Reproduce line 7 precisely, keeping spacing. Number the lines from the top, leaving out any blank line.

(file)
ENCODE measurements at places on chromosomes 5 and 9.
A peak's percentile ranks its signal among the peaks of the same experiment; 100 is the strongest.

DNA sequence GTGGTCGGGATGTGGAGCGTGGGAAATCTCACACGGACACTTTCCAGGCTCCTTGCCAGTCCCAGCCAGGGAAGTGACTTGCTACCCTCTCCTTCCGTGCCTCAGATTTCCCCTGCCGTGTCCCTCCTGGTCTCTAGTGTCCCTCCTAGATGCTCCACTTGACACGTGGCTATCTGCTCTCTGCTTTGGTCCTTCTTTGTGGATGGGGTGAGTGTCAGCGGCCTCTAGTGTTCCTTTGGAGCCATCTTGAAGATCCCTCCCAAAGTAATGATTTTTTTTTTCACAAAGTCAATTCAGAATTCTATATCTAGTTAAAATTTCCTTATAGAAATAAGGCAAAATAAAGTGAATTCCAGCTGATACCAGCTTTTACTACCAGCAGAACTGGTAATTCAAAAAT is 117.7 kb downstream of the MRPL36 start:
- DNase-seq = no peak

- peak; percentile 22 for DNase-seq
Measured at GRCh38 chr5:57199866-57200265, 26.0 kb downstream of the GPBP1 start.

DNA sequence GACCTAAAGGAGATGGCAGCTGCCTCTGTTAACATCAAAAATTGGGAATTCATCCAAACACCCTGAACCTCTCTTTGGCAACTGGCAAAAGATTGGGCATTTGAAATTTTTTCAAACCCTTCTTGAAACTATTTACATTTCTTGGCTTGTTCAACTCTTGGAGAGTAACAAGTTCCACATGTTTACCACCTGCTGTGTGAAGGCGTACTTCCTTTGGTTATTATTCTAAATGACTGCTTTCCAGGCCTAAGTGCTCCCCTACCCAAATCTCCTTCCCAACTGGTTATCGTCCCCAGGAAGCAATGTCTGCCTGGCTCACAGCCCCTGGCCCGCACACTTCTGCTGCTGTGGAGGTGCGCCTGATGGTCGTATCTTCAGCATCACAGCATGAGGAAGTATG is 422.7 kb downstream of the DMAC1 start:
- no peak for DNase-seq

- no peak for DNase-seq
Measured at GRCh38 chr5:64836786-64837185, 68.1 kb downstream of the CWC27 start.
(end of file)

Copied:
DNA sequence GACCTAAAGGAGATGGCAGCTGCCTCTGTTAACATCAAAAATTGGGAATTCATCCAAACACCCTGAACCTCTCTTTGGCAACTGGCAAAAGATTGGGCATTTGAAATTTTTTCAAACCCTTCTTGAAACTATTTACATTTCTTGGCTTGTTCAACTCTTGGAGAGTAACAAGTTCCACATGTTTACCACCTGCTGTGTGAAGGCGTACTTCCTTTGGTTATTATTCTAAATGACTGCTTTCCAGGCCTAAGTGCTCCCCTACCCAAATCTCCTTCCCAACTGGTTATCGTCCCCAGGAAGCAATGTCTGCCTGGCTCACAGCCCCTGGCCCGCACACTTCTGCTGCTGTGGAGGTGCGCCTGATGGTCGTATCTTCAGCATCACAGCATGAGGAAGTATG is 422.7 kb downstream of the DMAC1 start: